Everyone has a right to free speech – but sometimes the line gets blurred…
In 2019, researcher Maya Forstater lost her job after posting disparaging tweets about trans people. You might assume this action was justifiable.
But in the eyes of the law, it turned out not to be the case.
After her dismissal, Forstater made a claim for discrimination against protected beliefs to a tribunal. And last year, a judge ruled that her gender-critical views were in fact protected by law.
They ruled that she had been ‘directly discriminated’ against by the company she worked for.
So, we have to ask ourselves: where is the line on freedom of speech at work? Are all beliefs legally protected?
Read on to find out…
Firstly…what is a protected belief?
UK discrimination law protects certain beliefs, like religion.
For example, an employer might punish fasting staff for underperforming. As a result, staff might accuse them of religious discrimination.
By law, a ‘belief’ is any belief that could be religious or philosophical. A belief could also be a non-belief in something, like atheism.
A belief is protected if:
- it’s genuine
- it’s a belief (not an opinion or viewpoint)
- it relates to human life and behaviour
- it’s clear and logical
- it’s respected in a democratic society
- it doesn’t conflict with the fundamental rights of others
If your worker has a belief that meets all of the above, then it may be protected under the Equality Act.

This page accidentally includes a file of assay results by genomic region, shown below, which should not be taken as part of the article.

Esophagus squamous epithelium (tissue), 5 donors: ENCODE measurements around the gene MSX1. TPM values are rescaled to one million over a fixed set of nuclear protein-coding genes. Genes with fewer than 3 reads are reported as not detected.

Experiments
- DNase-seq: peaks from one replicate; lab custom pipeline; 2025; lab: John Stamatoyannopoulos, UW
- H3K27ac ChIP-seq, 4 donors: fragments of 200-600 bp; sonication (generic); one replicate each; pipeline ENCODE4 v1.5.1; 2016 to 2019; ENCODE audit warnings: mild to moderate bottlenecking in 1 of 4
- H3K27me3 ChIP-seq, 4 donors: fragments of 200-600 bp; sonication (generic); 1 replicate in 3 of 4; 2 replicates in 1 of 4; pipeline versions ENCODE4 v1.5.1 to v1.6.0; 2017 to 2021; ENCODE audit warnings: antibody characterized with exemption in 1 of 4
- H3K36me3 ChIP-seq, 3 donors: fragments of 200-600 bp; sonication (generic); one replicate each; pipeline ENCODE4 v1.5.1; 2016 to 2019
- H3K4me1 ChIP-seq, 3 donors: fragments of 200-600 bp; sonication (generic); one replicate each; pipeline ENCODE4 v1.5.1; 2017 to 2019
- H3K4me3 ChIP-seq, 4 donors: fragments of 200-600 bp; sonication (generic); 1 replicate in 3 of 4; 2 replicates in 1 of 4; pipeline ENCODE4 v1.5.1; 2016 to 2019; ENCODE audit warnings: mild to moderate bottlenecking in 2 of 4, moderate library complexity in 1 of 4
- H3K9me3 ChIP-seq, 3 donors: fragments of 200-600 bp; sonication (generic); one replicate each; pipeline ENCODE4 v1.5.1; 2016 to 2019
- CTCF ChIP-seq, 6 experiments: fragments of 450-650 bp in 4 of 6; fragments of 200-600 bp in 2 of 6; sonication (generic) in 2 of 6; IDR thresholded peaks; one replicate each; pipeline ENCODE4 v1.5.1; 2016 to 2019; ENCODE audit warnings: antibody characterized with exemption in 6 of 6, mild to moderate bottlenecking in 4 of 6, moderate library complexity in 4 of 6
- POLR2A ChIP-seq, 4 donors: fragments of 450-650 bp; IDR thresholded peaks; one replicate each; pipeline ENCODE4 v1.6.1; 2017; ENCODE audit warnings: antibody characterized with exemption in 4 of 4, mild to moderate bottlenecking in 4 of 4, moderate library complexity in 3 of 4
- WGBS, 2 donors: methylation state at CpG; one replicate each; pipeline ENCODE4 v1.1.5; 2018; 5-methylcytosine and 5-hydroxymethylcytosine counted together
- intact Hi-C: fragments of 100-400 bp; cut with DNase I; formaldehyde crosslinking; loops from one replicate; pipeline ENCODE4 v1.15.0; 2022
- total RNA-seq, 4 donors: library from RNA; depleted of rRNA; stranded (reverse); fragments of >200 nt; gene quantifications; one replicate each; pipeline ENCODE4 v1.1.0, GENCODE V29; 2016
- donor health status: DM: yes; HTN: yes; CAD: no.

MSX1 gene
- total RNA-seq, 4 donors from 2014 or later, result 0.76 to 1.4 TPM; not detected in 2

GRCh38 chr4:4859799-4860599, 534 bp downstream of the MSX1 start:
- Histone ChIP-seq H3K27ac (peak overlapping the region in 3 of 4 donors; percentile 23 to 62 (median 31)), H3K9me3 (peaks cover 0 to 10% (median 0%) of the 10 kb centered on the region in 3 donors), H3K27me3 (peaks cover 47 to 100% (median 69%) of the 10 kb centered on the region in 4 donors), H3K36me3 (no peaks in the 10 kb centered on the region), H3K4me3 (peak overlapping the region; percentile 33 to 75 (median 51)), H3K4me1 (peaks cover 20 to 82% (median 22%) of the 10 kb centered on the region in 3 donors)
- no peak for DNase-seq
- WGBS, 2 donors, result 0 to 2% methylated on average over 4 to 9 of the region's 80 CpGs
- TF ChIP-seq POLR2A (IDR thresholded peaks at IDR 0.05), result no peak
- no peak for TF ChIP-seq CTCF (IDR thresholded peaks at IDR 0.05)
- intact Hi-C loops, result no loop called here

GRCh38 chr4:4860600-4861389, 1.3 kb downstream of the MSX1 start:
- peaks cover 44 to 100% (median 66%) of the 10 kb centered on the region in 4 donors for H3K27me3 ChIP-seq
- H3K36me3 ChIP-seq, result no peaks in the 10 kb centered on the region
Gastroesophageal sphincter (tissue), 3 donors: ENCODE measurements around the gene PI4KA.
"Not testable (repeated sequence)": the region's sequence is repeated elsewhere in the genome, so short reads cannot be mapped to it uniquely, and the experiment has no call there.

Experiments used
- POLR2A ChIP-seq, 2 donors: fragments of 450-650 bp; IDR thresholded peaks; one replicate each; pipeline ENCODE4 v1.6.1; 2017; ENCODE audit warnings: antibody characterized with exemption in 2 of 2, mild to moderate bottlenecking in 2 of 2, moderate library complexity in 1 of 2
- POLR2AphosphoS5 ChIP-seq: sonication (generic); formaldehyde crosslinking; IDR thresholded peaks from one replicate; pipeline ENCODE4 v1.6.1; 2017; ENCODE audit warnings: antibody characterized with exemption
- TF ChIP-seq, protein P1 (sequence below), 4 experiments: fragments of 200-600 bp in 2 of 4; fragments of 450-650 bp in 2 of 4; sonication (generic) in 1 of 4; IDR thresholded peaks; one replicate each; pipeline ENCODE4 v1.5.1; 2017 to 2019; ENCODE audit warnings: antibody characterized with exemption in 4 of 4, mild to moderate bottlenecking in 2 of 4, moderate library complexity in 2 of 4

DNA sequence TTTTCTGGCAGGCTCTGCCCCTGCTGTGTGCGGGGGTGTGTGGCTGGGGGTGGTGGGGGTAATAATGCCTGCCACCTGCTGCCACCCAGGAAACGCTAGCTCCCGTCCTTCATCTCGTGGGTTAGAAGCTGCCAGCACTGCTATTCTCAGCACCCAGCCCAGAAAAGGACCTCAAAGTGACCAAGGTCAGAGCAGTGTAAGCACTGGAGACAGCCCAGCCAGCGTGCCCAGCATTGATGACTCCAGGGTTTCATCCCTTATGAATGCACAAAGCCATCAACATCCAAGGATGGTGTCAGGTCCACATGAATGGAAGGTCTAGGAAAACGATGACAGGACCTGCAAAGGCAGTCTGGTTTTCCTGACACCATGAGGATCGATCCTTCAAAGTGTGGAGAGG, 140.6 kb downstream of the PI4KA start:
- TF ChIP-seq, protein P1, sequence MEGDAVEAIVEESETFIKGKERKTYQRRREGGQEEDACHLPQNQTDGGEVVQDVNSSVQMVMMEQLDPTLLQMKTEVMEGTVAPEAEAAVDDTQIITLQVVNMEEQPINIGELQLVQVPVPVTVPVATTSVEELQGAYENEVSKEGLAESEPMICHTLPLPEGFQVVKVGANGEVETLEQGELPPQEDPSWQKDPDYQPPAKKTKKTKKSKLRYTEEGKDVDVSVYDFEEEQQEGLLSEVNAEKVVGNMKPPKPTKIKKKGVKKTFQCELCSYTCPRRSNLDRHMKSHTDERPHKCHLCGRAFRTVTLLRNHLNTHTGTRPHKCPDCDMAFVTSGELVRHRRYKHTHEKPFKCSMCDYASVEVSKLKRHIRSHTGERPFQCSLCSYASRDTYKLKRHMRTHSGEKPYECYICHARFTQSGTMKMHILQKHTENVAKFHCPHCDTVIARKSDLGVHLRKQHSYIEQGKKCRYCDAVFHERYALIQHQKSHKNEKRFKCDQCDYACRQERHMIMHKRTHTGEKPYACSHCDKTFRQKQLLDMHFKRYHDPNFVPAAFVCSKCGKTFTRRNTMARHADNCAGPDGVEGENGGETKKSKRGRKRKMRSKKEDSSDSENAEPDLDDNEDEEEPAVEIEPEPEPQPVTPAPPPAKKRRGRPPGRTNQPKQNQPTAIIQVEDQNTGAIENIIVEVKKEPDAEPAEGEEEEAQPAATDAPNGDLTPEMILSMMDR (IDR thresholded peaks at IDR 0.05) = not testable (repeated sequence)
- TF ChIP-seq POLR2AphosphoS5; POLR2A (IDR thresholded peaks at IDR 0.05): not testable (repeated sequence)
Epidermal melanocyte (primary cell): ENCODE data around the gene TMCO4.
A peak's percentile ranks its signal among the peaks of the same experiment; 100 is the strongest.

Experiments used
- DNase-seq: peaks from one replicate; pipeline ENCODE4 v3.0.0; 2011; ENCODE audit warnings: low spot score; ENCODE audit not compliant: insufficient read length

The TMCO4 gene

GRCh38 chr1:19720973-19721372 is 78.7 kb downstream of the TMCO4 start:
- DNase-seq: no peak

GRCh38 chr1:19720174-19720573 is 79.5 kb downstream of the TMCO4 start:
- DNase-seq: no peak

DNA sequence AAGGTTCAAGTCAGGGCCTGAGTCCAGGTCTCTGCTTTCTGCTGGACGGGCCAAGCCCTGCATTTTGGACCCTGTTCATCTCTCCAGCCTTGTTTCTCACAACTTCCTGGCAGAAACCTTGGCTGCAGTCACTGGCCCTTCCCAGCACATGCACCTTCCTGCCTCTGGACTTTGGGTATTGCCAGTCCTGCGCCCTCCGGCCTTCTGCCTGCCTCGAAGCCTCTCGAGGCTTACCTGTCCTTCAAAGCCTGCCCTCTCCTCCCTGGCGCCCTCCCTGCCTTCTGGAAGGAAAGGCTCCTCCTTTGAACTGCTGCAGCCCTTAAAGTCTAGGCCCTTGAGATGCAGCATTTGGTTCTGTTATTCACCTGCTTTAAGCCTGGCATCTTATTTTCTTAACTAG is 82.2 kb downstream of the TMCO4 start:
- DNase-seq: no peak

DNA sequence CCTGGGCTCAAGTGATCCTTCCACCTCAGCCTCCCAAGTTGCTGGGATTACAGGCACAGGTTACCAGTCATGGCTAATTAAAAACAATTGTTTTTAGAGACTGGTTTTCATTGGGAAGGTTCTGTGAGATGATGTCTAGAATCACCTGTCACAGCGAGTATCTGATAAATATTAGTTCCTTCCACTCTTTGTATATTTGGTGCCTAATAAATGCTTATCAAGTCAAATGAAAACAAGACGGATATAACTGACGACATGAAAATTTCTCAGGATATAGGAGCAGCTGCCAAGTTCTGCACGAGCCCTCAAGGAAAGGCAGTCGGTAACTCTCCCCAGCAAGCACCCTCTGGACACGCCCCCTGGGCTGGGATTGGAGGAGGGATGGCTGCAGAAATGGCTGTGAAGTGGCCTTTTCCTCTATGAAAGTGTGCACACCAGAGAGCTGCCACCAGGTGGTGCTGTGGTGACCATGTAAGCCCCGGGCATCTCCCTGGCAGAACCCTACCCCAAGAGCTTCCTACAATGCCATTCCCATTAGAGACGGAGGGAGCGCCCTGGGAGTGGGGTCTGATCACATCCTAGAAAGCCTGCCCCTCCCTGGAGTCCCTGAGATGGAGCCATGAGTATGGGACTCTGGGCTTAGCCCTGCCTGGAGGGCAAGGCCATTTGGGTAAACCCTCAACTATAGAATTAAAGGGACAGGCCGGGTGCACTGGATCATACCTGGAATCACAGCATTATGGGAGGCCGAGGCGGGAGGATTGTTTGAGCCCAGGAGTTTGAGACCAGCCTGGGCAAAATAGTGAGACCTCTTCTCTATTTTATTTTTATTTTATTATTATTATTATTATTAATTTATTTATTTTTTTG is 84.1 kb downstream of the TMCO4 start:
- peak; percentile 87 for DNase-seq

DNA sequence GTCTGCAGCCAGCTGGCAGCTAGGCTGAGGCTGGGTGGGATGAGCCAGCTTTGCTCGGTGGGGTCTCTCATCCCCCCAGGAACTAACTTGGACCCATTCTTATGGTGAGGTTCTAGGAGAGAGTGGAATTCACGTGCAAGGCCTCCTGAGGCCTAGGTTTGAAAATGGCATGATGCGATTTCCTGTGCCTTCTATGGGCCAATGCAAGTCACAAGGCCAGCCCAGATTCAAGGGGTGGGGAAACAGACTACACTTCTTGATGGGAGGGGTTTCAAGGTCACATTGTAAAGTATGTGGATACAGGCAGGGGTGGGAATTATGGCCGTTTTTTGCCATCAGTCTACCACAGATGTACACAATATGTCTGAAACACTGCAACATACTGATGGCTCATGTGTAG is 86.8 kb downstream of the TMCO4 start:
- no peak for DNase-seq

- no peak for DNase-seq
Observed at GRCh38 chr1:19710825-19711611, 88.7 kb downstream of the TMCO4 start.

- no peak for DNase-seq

Is a belief still protected if it offends or upsets someone?
You should have a diverse workforce. So, it’s good to employ people with different backgrounds, opinions, and beliefs.
However, this can create issues if your worker has a belief that is offensive or upsetting to others. You might not agree with it yourself.
Even so, if your worker’s belief meets the criteria for being a ‘protected belief’ and they’re not imposing it on others, the law should still protect them.
What can I do if staff express offensive beliefs at work?
There are restrictions on freedom of speech in the workplace.
Your worker might express an offensive or discriminatory belief that tries to destroy someone else’s right. If this happens, you can take disciplinary action.
You can allow staff to express their views, whilst setting boundaries for non-work related topics.
Without boundaries, there’s an increased risk of:
- damaged working relationships
- discrimination claims
Trying to force an opinion or belief on others could count as harassment.
You can help prevent staff from making offensive, bullying, or harassing comments by outlining this in your code of conduct policy.
What can I do if staff express offensive beliefs outside of work?
You might be able to take action if your staff express beliefs outside of work that could:
- harm the company’s reputation
- harm the morals or health of others
- harm clients or colleagues
In Maya Forstater’s case, she posted controversial opinions on social media. This could put the company’s reputation at risk.
Ultimately, if your staff’s activities outside of work put the company at risk, you may be able to take disciplinary action.
Keep the peace and respect beliefs with a watertight policy
Want to help prevent staff from crossing the line? Then, set up a robust diversity and inclusion policy.
Be clear with staff about what they can and cannot discuss at work. That way, there’s less risk of someone causing offence.
With a policy, you can respect beliefs in your workplace without fear of constant fall-outs or legal risk.
Need help setting up your policy? Or need to review your current one? Your Peninsula experts are on hand to craft watertight documents that keep you safe and successful.
And if you’re not yet a Peninsula client, get a quote to start accessing unlimited HR support today.